Dennis:  —speaking all over the country. 

Brian:  Yes, 22 years. 

Dennis:  You’ve been a student of what’s taking place with today’s teenagers.  Give us a description of where they are today.  I know that’s really a tough question, but give us an idea.  What should a parent understand about a teenager today? 

Brian:  Wow!  Actually, I just had a mother, yesterday, ask me—“So, what do you feel like kids or teenagers are—like, what are they doing now?”  I said, “Well, they are partly doing the same thing we did when we were teenagers—is they are looking for hope, they are looking for purpose, they’re looking for direction.  And I said, “Which is why they end up falling into all of the traps that the enemy throws out there in front of us.” 


Dennis:  And it’s why they need parents—

Brian:  Absolutely. 


Dennis:  —invading—

Brian:  Yes. 

Dennis:  —constantly invading their lives to help them avoid those traps. 

Brian:  Yes.  So, we’ve already talked about the whole idea of an end game and what’s the end game for us, as a parent, in being our—having our kids transformed into Christ’s likeness. 

In the same way, our spiritual enemy has an end game. 

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And our enemy is not culture, our enemy is not politics, but our enemy is Satan, himself, who Jesus tells us in John 10:10—“has come to steal kill and destroy.”  So, his objective isn’t to get my son to look at porn or to get my daughter to do something sexually inappropriate with some boy.  Those are just part of the tools that he uses to accomplish his end game which is destruction of their lives.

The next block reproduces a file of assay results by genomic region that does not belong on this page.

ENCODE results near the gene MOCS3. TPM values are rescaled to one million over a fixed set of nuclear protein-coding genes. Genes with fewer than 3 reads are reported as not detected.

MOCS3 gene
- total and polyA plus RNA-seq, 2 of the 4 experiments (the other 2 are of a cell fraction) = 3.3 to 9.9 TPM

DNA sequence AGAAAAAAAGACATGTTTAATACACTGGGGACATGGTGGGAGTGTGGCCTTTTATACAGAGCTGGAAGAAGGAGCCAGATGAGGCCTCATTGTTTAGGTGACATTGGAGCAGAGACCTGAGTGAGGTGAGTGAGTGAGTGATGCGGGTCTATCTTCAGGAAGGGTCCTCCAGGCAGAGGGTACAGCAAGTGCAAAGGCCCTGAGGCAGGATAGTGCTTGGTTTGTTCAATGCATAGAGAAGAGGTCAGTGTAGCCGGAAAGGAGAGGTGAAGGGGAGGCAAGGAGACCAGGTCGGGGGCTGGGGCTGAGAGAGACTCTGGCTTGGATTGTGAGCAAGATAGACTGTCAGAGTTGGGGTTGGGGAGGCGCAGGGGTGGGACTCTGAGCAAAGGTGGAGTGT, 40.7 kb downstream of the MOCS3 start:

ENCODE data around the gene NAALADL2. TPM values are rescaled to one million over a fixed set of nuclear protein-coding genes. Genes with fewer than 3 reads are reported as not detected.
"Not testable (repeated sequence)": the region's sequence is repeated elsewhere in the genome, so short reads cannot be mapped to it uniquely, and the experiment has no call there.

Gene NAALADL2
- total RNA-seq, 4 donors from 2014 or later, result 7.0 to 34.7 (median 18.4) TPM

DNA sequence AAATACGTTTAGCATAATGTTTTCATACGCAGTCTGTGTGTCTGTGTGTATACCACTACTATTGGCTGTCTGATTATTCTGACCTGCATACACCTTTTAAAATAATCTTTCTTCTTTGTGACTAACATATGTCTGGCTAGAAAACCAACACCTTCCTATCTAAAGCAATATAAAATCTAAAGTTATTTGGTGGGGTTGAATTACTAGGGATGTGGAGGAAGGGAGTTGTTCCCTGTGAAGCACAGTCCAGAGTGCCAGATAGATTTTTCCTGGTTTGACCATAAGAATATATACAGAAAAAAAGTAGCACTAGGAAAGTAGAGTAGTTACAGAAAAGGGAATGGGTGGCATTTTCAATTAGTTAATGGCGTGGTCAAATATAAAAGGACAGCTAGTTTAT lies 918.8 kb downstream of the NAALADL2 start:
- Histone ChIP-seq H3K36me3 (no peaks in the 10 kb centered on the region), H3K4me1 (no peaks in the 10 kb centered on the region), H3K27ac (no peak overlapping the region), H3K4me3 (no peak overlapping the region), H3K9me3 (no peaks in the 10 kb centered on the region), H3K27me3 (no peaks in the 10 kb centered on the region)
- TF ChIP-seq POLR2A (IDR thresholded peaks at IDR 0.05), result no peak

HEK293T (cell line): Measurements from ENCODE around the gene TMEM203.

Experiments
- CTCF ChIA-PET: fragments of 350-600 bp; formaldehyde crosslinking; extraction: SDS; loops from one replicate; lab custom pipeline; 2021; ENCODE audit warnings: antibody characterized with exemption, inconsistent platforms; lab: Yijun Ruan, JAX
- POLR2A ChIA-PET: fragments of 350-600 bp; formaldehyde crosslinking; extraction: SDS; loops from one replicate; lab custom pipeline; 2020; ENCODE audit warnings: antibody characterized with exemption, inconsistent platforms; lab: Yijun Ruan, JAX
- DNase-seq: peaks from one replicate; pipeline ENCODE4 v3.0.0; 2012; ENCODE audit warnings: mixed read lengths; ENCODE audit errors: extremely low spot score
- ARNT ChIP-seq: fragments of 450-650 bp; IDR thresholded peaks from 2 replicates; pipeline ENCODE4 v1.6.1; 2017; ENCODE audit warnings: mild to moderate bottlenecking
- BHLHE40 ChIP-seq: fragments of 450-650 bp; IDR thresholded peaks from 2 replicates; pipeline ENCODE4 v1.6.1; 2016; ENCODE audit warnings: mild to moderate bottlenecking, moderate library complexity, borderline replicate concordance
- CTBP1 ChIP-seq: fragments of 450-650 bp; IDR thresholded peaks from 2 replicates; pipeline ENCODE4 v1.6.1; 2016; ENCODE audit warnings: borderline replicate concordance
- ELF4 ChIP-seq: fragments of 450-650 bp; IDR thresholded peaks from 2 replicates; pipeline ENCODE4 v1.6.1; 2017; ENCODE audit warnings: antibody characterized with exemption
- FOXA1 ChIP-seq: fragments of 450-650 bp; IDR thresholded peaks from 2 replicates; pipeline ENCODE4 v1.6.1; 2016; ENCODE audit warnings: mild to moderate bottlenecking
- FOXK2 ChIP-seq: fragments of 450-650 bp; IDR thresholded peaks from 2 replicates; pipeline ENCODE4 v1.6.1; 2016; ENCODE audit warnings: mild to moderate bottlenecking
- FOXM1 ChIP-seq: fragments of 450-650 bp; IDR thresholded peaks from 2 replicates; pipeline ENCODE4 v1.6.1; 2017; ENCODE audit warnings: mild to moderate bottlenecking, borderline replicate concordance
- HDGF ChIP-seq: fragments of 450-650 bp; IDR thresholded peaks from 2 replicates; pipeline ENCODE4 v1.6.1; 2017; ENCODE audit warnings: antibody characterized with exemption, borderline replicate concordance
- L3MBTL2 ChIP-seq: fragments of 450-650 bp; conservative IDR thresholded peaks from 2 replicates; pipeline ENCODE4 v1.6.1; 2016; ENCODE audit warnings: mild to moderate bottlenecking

So, as a parent, I’ve got to always have that in mind of really what’s at stake here with my kids when—you know why is that they want to be a part of social media?  Why is it that my daughter wants to date?  Why is it that my son wants to hang outside of the home for hours on end with his buddies? 

It’s because they are looking for purpose, they’re looking for community, they’re looking for identity; but they, many times, end up trying to accomplish those God-given values in unhealthy ways. 

Dennis:  And it’s ultimately a reflection of what Tonda was talking about as she read your book. 

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It’s an issue of the heart. 

Bob:  Get to the heart.  Get to the heart. 

Dennis:  And that’s what you’re addressing in your book.  You’re talking about how we, as parents, really have to be expert heart surgeons over and over and over again as we train our children to know how to grow up to become a true follower of Christ and assume adult responsibilities. 

Talk to a parent about where he or she needs to start as she or he performs this heart surgery. 

Brian:  Well, I think some of the things that are intimidating for parents when it comes to having a teenager is they think, “Well, I don’t know anything about teenagers.”  I’m sure this has happened to all of us.  When our kids were little, other people—and we had a great relationship with them when they were little; and other people would say, “Well, oh, you just wait until they get to middle school.” 

Well, then, our kids get to middle school, and we were like—“Oh my gosh!  We love middle schoolers.  This is so much fun!”  They are bouncing off the walls.  They’re highly emotional.  They’re always changing their minds.  They change their attitudes every other day.  “This is so fun trying to”—